· The Lizard’s son is called “William” instead of “Billy”, which means Terry Kanavagh’s attempts to update his name from Web of Spider-Man did survive into at least one other story.

Review: There’s a nice hook for this story, as Christopher Golden has Curt Connors remain conscious during his transition into the Lizard and narrate life in his altered state. Of course, Connors is being wildly reckless by even attempting this experiment, but his actions are somewhat justifiable if he truly believes this is the only way the Lizard’s persona can ever be destroyed. The question of whether or not the Lizard could ever bring himself to kill his family is raised, with no conclusive answer given. He certainly comes close in this story, but the moment that he’s prepared to cut William open is the moment Connors finally finds the strength to overtake the Lizard’s consciousness. Did this happen because Connors had a stronger motivation than ever to take control, or because the Lizard subconsciously can’t bring himself to commit the act?

Spider-Man assures William that his father would never allow the Lizard to harm him; a statement Connors later claims is a lie. The story ends with Spider-Man choosing not to dwell on the answer. It’s a fine ending, although this story more than any other emphasizes just how foolish Spider-Man is for repeatedly bailing out Curt Connors. For the sake of the Connors family, and just humanity in general, Connors really should be in a high-security prison. Yes, Curt Connors is a tragic figure, but he’s also a horribly selfish one if he doesn’t understand why he should be removed from society.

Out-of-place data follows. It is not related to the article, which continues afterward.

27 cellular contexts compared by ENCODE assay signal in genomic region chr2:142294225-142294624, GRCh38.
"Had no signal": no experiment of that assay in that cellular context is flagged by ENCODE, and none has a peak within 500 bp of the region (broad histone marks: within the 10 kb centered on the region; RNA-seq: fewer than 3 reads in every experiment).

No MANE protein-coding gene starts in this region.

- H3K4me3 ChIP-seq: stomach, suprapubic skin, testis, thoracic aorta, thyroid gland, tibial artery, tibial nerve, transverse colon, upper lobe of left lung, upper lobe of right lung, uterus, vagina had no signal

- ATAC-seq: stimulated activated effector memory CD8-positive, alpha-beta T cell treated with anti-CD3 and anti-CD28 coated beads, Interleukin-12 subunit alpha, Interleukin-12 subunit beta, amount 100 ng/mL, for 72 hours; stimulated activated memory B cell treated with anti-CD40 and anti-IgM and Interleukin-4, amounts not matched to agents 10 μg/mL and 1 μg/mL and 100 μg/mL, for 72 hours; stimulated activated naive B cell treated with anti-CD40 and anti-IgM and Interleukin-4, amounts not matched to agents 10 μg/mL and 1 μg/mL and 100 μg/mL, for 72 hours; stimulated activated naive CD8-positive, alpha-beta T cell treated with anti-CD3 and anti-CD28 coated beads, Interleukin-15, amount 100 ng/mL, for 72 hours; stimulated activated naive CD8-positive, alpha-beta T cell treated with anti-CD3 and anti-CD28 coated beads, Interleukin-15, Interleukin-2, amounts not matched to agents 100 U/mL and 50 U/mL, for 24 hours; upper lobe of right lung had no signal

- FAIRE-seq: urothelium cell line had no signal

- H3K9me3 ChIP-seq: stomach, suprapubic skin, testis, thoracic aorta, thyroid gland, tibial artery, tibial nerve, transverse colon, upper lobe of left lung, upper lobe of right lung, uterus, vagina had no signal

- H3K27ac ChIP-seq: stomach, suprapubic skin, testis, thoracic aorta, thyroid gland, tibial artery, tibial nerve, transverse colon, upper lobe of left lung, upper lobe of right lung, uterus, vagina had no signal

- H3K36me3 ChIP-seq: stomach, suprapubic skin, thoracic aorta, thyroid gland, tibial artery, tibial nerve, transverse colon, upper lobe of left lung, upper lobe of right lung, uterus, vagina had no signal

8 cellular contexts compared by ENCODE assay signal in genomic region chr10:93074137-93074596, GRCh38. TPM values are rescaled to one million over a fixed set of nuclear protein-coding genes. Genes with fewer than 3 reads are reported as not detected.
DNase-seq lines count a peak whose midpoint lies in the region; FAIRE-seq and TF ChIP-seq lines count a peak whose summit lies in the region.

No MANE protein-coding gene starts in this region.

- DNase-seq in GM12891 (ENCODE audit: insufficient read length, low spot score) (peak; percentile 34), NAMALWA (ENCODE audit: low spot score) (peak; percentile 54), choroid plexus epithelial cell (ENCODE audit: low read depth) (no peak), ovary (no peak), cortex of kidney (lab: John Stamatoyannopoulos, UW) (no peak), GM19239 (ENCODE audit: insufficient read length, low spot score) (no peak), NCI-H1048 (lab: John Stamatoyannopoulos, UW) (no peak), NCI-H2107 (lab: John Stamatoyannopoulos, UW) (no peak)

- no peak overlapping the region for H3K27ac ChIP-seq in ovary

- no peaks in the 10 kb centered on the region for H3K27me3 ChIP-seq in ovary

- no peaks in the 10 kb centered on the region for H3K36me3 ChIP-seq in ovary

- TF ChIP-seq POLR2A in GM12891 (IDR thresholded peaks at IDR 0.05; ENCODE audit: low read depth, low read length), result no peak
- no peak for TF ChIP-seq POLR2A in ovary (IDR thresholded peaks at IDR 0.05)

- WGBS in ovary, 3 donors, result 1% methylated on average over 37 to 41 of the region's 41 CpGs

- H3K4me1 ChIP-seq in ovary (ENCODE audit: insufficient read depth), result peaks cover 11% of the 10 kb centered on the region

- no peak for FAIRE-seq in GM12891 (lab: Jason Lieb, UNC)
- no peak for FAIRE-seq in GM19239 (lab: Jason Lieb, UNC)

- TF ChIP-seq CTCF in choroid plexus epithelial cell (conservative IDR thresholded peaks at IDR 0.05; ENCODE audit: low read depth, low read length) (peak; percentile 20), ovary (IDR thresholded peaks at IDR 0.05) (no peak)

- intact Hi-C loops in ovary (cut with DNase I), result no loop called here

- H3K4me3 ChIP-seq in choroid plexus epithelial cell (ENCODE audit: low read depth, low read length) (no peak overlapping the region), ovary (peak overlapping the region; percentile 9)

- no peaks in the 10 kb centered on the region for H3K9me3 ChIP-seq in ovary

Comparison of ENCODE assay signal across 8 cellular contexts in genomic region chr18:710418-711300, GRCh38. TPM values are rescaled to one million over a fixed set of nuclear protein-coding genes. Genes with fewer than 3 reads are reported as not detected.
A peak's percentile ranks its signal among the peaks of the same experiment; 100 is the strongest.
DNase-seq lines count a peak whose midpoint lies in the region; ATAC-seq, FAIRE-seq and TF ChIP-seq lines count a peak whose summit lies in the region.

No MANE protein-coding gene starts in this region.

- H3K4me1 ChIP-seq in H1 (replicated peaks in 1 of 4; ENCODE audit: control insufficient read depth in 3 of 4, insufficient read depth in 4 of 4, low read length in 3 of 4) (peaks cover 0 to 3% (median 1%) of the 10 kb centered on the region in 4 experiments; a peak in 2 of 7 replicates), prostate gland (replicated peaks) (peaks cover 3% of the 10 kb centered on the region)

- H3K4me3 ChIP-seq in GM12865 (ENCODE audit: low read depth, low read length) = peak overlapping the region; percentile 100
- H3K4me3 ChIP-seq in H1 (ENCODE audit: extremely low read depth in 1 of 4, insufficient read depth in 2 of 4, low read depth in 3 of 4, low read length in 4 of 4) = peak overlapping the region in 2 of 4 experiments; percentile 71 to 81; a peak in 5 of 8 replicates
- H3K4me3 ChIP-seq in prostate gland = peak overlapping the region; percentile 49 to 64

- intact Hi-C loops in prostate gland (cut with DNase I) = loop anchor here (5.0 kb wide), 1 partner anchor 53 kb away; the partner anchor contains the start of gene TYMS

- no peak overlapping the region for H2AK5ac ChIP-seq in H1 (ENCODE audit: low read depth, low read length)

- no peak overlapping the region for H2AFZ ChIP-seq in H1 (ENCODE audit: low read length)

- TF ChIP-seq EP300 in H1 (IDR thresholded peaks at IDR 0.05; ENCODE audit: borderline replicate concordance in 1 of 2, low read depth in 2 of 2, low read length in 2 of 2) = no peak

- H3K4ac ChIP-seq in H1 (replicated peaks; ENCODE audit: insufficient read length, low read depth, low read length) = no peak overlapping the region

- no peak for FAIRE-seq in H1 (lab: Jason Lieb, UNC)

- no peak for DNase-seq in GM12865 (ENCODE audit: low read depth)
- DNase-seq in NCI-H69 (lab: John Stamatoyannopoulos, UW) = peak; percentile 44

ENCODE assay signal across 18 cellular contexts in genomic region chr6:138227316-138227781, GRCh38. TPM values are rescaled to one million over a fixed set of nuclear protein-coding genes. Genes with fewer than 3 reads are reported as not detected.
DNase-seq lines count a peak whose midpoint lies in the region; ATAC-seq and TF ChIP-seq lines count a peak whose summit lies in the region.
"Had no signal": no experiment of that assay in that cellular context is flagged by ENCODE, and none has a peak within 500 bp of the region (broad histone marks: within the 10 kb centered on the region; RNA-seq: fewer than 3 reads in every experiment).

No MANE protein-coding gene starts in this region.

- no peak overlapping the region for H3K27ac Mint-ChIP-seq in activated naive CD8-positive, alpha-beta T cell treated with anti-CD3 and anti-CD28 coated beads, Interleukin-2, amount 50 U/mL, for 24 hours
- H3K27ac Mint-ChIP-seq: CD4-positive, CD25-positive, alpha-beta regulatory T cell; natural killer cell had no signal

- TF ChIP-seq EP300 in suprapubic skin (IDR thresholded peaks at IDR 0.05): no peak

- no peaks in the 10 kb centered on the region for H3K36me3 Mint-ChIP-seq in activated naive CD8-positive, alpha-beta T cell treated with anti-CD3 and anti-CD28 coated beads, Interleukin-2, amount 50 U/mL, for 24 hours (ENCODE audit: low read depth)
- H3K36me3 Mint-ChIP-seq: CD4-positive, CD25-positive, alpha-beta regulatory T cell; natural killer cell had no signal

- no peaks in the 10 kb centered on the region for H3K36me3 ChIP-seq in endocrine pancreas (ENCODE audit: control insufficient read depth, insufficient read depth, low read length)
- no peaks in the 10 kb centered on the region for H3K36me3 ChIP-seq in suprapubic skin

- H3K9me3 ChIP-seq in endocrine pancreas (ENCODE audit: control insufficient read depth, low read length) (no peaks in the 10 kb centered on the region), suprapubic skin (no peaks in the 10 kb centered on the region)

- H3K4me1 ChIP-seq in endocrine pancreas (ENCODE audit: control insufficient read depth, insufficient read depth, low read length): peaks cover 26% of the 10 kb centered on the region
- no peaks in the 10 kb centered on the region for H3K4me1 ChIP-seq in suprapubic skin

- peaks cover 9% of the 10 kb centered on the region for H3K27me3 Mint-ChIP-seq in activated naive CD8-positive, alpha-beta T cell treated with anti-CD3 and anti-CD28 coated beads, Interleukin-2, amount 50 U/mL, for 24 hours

Wednesday, November 7, 2012

THE ULTIMATE SPIDER-MAN Part Two - December 1994

Written by Lawrence Watt-Evans

The Plot: Spider-Man pursues a young thief who can leap large distances with mechanical shoes. He’s forgotten to refill his web cartridges and is unwilling to hurt the teen, so Spider-Man spends much of their confrontation leaping out of his way. A young Spider-Man fan, Stuart, watches from his nearby window. Thinking that Spider-Man is in trouble, he grabs his father’s rifle and shoots the thief. After Spider-Man makes sure the thief receives medical attention, he tracks down Stuart and forcibly brings him down to face the police. Stuart curses Spider-Man as he’s brought into custody.

Review: Wow, this is surprisingly dark. (Not so dark that the thief dies, but still…) The narrative opens with the story of nine-year-old Stuart seeing Spider-Man for the first time, which opens the door for an obsession that’s played as sweet instead of creepy until you reach the final pages. In fact, this has all the hallmarks of a “sick kid meets his hero” story, right down to Spider-Man allowing Stuart to swing through the city with him during one of their earlier encounters. Despite his hero worship, Stuart never seems to develop Spider-Man’s moral code, which leads to him committing a pretty horrific act by the story’s end. I can’t help but to be reminded of what superhero comics look like today when reading this story -- it’s as if the entire industry was taken over by Stuarts who just liked the action and violence of comics but never had a deeper understanding of heroic fiction.

Even though most superheroes could be plugged into Spider-Man’s place in the basic plot, Watt-Evans handles Spider-Man’s character very well, right down to Peter blaming himself for the shooting because he’s the one who showed off for Stuart in the first place, and was irresponsible enough to leave with empty web cartridges that morning. He’s also sympathetic towards Stuart instead of angry with him, which shows a great understanding of the character. (I can’t imagine Batman showing the kid any empathy.)

Written by Ann Nocenti